Then there are the families who wouldn’t make it in Essex County—The Taylors, the Brindles, the McAllisters, the Drivers, the Yanellis, and even surprisingly the Handlons. The tragedy here is two-fold. In terms of low-income families like the Taylors, Brindles, McAllisters, Drivers, and Yanellis, it begs the question, how do low-income families get by in Essex County. Not every town is Newark, and not every town is Livingston: Essex County is a varied county, with a gamut of salaries, ethnicities, and classes. From Lareau’s study, these five families represented the students I will encounter from low-income families. But if they can’t make it in Essex County, let alone in Lower Richmond, how will this affect their lives, school attendance, and performance?

As I mentioned earlier, the issue of families not making it in Essex County is two-fold. In the case of low-income families, the impact is apparent. However, the impact is less apparent for those families from middle-income households. In this case, I am referring directly to the Handlons who miss the 100K per year mark for 4-person families by 5K to15K. $85K to $95K per year is no small amount of money, and given that yearly income, most Americans would pigeonhole them as middle-class. Regardless, it just goes to show how expensive Essex County is, and further begs the question: If a 4-person family (as most American families are) requires $100K just to be self-sufficient (neglecting miscellany like activities), what happens to the rest? It is a daunting prospect, indeed.3

Matters for low-income families become worse when you take LSNJ’s A Desperate and Widening Divide into account. These families—many of whom are on public assistance and live in the projects—would have to move to Newark, if they chose to move to Essex county. Those families which would most likely fall into this category include: the Brindles, the McAllisters, and possibly the Yanellis.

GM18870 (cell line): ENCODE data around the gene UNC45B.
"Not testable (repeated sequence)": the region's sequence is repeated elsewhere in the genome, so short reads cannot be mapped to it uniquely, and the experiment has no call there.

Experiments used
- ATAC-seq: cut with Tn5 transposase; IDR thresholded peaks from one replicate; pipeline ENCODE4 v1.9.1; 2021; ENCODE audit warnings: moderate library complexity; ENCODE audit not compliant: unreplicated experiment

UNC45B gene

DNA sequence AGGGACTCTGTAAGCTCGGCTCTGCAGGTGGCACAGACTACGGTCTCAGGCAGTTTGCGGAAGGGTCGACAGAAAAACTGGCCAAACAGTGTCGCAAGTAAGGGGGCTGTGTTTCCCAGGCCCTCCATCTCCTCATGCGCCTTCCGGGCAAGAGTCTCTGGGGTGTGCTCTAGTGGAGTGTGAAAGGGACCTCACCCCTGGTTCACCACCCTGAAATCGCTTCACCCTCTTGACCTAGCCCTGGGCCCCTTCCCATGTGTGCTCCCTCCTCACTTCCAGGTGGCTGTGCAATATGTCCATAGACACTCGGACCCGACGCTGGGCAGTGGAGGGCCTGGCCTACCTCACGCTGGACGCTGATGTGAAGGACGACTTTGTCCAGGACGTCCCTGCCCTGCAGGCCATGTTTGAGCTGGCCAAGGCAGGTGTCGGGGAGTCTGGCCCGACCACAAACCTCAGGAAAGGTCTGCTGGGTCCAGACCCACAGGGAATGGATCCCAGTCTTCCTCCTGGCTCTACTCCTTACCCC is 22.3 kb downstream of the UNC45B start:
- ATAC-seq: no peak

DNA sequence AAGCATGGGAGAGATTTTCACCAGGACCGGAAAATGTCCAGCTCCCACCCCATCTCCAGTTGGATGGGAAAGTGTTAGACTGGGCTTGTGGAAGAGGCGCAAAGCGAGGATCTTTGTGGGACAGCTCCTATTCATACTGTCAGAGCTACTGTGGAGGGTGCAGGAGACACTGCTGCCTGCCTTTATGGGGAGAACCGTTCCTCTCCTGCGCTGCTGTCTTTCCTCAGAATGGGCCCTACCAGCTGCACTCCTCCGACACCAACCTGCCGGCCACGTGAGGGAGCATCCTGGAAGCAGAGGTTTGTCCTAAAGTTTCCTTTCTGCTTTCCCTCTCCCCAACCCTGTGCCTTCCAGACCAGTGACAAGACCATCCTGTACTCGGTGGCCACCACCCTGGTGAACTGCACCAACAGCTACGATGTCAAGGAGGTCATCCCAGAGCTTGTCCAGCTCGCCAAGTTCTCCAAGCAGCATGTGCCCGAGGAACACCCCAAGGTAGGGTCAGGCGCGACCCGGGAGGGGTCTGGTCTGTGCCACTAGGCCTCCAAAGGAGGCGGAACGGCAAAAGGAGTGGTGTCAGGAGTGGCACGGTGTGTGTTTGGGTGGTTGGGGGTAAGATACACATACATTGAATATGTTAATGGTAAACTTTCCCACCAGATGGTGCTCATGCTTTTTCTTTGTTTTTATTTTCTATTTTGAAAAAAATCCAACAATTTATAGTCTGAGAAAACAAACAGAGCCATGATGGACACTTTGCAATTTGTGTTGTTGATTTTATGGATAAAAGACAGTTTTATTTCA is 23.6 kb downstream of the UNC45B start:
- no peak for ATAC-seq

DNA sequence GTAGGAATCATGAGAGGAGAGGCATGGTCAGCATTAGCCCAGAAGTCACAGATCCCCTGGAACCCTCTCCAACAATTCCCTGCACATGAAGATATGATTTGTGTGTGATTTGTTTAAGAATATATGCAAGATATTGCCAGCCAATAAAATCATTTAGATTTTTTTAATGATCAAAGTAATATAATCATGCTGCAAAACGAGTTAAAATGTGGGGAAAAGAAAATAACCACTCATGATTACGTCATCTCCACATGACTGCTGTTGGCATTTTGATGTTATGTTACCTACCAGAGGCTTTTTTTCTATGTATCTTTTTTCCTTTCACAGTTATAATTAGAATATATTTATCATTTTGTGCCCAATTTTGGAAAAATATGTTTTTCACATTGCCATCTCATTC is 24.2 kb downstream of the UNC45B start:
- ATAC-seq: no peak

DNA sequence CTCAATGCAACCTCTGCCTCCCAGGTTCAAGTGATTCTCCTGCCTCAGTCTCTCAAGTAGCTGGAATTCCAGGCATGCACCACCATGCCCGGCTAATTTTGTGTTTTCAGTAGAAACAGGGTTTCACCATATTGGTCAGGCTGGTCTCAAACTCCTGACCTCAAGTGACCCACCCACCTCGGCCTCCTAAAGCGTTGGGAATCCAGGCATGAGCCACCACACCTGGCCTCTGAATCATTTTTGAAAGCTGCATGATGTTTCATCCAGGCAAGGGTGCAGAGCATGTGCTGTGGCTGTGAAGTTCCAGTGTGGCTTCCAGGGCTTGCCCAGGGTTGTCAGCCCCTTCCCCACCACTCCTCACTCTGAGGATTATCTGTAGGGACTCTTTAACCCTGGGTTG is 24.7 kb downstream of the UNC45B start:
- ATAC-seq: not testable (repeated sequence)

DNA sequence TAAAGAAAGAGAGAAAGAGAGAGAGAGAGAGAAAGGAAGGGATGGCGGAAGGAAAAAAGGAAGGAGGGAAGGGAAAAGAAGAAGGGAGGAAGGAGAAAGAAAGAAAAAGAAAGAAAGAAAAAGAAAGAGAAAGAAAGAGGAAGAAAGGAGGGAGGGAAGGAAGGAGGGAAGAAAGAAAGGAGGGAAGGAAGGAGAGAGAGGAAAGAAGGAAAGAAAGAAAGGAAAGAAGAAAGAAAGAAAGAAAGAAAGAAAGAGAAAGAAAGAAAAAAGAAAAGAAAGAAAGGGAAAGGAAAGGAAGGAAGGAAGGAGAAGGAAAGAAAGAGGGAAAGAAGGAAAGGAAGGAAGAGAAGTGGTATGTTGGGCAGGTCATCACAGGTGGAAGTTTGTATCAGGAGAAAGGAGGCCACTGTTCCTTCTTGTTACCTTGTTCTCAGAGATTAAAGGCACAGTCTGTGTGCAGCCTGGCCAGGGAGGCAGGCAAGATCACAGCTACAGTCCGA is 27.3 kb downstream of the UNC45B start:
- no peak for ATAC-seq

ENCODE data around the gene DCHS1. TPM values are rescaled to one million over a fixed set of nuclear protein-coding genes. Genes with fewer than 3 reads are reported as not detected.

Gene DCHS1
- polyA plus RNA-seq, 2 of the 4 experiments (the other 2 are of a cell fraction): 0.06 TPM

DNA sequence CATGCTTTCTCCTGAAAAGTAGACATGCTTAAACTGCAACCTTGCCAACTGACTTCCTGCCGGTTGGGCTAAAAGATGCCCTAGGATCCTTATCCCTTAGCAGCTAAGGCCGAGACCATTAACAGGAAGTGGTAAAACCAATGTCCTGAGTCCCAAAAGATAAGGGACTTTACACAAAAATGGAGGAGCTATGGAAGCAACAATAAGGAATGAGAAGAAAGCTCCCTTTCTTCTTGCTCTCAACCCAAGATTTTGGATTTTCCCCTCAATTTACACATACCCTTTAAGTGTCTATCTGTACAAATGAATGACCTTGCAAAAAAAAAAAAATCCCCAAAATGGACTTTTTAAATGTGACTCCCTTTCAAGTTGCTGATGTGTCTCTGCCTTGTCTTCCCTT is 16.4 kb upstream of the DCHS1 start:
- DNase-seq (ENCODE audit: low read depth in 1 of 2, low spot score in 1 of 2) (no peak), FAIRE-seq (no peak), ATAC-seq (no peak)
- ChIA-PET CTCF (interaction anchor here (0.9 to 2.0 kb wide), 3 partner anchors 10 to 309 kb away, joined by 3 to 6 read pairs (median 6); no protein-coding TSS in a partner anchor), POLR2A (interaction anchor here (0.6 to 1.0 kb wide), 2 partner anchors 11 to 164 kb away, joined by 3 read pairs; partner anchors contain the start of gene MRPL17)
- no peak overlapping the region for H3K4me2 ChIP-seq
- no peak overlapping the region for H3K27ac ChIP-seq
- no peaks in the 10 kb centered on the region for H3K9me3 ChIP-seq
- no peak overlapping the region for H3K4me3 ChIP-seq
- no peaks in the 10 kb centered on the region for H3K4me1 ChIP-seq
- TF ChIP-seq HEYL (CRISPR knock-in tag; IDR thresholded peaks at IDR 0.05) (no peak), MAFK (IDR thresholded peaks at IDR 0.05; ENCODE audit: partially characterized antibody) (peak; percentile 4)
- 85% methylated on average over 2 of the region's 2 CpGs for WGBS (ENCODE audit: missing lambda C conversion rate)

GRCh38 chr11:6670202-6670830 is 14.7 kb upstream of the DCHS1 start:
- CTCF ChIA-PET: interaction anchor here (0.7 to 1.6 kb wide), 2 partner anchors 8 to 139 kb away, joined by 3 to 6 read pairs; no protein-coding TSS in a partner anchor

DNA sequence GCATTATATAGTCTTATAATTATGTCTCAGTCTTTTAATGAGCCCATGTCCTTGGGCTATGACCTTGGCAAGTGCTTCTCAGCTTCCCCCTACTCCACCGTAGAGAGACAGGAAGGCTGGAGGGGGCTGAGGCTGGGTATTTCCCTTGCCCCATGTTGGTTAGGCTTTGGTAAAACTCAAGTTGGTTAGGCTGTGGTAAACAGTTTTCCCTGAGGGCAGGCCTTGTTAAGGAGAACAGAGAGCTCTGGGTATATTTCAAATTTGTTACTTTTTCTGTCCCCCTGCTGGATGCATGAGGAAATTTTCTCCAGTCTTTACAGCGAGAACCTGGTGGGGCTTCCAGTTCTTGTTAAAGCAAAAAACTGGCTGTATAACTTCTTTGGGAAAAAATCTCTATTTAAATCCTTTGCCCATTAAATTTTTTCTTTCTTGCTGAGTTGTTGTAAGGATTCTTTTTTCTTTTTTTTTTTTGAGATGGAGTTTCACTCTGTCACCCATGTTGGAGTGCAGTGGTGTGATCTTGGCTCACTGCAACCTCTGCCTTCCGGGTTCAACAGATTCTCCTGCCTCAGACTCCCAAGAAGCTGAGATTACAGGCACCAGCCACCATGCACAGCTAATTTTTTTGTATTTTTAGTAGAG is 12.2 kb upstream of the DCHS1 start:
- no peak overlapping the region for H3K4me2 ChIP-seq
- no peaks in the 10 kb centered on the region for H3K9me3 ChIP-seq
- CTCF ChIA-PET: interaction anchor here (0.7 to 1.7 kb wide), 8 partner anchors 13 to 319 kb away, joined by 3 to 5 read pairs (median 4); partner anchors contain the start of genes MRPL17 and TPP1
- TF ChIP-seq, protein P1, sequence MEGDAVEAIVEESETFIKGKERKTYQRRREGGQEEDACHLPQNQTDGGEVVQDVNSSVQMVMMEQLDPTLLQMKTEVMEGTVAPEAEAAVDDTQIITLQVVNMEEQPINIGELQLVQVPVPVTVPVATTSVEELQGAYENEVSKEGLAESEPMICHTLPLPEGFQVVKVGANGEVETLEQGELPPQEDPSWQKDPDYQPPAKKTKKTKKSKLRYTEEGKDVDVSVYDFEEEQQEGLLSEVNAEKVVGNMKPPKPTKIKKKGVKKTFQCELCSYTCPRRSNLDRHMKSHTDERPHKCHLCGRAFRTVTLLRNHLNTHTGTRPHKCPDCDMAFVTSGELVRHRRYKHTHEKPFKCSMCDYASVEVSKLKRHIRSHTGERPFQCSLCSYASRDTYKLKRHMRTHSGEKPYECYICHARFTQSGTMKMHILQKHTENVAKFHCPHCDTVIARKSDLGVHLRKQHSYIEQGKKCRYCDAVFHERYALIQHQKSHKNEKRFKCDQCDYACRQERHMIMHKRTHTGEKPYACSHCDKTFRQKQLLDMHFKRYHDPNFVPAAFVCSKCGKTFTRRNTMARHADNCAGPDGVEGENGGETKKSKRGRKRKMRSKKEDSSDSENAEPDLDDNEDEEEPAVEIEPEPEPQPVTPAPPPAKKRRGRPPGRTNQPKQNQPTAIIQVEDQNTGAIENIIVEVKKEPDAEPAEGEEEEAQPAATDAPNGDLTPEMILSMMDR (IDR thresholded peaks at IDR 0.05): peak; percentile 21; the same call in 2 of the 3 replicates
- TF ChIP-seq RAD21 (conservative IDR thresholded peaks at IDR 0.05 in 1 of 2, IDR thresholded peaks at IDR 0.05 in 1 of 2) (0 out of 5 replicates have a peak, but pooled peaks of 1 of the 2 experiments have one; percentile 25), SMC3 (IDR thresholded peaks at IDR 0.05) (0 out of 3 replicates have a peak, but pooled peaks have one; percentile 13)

(The Yanellis, however are hard to quantify because we don’t know how much Mr. Yanelli takes home, or the hours that Mrs. Yanelli works. As at one time they both worked off the books, however, I suspect underhandedness on the parts of their employers; ergo, I have placed them into the low-income category, as opposed to the working-class category.)

Living in Newark, however, would be no boon for these families, for in the ten year previous, the median household income for residents fell by about $1200! This is a staggering amount of money for any group, but would be devastating for those families that don’t have much to start. At the same time, the Brindles and McAllisters are textbook examples of those families most struck by poverty: They are households run by single female mothers. Couple this notion with that statistic that Essex county’s poverty rate has grown by 8.9% over the course of 10 years, and it is not difficult to imagine the great hurdles over which families would need to leap to escape poverty.

Group in the working class families—the Taylors and Drivers—and the picture grows worse. The Taylors at $20,000 would find themselves far below the median household income for families in Essex County. According the PRI, they are also in effective poverty, seeing as Ms. Taylor makes under $27,000 per year. Given that the monthly cost of food for an adult and three children is about $639, or $7668 per year, a good 38% of her paycheck, Ms. Taylor may have to forego such luxuries as monthly trips to Sizzler and yearly trips to the beach. At the same time, the Drivers make at $45,000 per year. Accordingly, the Drivers are not in effective poverty, and are just at the Median Household income for Essex County Residents. However, they do represent a 4-person household, and as such require $55,000 more in order to be self-sufficient. This comparison begs the question: How would other Essex County residents in the Drivers’ situation get by? As I have mentioned before, 4-person families are common, so it stands to reason that the median household income for a country would be sufficient. Results such as these are greatly disappointing.
As a budding math teacher, I find all this information invaluable. As a potential urban educator, it gives me a good picture of my students before entering the classroom. It also illustrates how vastly expensive it is to live in New Jersey, and asks questions about those families that don’t make 100K per year. It also highlights the great disparity in income increase. Why should the most poverty-stricken community only see a $144-increase in median household salary over a period of 10 years, while the most affluent communities see a $5,000 to $8,000 increase? It is greatly unfair, and students need to not only know about it, but should learn about it, and use that knowledge to excel.